People’s emotional well-being in the United States and elsewhere may have declined during the coronavirus pandemic. The COVID-19 pandemic that broke out in the United States in the beginning of the twenty-first century caused widespread lockdowns and disruptions to daily life, as well as a brief but severe economic recession that led to widespread unemployment.
Although Americans have resumed their daily routines, mental health issues still persist for some people three years later. New surveys released by the Pew Research Center outlines the level of psychological disruption during the global pandemic.
In the surveys, it was shown how about four-in-ten American adults experienced high levels of psychological distress during the pandemic. The surveys were conducted between March 2020 and September 2022.
According to at least one of these four surveys, 58% of Americans between the ages of 18 and 29 report experiencing high levels of psychological distress as a result of the COVID-19 outbreak.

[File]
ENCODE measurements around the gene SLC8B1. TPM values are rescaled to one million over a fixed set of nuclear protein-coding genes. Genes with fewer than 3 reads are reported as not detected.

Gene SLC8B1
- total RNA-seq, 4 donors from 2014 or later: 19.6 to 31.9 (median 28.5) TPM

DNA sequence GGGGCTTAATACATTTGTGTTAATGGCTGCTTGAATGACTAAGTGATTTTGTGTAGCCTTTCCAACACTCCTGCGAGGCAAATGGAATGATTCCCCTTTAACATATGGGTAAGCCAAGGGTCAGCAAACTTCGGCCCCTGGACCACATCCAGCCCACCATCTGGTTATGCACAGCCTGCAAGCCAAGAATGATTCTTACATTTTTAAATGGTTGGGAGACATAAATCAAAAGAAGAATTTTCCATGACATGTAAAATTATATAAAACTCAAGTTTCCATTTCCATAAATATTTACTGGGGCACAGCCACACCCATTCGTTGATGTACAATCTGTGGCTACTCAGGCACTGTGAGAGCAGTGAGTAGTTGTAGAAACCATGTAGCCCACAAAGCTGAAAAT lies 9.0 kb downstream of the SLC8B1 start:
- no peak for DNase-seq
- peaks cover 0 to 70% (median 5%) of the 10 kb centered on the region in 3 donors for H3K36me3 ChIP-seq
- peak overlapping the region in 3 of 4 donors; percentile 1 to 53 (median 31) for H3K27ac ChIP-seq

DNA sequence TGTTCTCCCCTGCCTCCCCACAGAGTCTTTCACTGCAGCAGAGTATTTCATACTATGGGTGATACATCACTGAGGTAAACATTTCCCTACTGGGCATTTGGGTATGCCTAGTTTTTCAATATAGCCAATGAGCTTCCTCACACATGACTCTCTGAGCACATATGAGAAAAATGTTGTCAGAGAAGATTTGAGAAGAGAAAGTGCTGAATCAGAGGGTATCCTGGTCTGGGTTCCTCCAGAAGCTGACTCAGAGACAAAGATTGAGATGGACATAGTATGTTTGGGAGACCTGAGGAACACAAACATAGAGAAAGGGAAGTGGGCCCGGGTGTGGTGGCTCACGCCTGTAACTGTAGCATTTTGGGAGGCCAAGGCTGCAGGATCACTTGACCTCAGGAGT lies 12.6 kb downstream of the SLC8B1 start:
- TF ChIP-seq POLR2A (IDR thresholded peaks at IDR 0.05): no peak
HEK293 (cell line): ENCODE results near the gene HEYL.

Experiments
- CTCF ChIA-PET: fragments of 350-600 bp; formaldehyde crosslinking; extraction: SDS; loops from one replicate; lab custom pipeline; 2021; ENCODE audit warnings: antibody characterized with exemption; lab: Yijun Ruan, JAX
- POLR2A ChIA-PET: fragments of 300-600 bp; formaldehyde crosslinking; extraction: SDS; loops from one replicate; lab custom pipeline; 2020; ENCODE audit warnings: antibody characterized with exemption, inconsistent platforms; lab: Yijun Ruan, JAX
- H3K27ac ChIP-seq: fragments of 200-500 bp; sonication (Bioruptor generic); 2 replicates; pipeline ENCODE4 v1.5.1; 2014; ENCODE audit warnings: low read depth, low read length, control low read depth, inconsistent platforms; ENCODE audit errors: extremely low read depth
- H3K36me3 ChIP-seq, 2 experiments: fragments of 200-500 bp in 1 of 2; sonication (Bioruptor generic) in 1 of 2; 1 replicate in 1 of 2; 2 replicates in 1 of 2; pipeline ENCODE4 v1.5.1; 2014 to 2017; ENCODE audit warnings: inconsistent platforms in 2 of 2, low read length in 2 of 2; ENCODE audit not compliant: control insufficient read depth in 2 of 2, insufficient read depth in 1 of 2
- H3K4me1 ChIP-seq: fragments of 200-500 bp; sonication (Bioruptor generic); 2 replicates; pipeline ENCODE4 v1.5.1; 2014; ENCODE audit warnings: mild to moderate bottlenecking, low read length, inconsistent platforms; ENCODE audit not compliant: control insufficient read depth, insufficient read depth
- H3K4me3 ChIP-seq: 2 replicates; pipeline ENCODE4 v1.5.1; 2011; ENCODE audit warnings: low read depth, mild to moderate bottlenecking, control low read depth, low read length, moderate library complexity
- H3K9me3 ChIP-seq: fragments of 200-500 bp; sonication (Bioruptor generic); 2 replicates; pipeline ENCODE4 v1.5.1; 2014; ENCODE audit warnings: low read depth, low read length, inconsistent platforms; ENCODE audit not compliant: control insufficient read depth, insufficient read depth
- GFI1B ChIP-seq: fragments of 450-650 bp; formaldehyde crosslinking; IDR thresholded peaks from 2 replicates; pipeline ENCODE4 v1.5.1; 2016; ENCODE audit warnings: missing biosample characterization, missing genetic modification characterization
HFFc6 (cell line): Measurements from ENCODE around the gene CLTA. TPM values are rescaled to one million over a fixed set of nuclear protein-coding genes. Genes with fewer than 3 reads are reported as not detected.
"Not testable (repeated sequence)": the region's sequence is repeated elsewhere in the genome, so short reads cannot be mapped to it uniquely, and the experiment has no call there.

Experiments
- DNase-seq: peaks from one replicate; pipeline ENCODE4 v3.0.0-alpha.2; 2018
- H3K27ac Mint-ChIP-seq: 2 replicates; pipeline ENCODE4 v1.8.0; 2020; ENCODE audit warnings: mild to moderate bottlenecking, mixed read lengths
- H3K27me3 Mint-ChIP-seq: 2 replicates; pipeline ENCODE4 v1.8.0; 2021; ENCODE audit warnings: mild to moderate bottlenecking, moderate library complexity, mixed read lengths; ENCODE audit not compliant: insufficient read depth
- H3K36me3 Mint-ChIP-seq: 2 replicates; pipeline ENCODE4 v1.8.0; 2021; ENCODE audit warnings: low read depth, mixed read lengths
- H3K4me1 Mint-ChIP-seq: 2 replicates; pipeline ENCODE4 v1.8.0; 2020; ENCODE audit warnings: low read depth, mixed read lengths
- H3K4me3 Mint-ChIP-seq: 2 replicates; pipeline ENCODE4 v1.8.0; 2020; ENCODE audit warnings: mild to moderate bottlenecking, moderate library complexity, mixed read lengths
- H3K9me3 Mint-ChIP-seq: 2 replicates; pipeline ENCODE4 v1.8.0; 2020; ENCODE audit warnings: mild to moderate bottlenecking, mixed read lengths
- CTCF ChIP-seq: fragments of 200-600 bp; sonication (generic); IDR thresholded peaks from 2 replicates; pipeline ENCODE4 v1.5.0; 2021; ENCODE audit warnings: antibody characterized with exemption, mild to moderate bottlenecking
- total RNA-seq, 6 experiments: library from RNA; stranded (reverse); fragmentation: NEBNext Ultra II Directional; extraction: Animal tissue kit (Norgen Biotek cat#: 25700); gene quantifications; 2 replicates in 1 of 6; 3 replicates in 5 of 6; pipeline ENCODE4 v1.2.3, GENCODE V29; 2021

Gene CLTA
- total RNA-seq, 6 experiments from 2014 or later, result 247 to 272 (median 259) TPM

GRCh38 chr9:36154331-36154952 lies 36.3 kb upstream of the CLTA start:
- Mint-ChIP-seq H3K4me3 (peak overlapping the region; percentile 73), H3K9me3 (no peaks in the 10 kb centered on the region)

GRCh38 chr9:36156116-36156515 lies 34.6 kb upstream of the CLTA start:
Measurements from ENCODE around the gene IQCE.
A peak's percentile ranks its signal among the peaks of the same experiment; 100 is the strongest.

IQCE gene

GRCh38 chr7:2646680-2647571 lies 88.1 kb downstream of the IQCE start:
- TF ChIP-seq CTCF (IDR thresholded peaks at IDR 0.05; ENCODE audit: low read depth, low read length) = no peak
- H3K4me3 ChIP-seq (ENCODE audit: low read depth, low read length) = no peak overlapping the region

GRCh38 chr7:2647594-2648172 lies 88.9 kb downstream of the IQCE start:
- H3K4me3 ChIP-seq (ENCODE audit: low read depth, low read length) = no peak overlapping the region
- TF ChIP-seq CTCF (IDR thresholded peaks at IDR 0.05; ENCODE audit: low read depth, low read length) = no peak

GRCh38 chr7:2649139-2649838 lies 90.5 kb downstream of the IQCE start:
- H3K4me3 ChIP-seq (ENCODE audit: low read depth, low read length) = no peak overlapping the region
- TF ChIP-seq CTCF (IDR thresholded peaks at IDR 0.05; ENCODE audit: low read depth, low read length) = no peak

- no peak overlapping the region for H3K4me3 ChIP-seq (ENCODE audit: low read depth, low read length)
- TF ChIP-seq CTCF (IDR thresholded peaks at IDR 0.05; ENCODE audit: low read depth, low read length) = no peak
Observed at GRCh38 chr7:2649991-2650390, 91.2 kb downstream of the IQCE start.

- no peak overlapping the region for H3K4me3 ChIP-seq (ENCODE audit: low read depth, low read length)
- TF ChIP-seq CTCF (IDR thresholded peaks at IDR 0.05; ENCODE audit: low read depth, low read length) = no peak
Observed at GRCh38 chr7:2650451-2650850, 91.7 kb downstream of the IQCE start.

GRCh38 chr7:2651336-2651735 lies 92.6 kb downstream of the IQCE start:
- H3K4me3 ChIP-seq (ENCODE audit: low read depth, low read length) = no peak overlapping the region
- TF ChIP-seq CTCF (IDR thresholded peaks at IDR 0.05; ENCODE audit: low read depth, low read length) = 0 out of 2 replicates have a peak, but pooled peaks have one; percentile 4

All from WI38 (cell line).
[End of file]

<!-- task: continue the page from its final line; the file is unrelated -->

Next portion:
High psychological distress is more common among women than men (48% vs. 32%) and among those living in low-income households (53% vs. 38% and 30%, respectively).
The Pew team polled U.S. citizens with a 5-question survey designed to gauge the extent to which people were suffering from emotional distress due to factors like isolation, anxiety, and lack of sleep over the previous week.
The surveys also showed that more than a third of high school students said they experienced mental health issues during the pandemic, according to the surveys. Around a third of parents (28%) are extremely or very worried that their teen’s use of social media will lead to problems with anxiety or depression.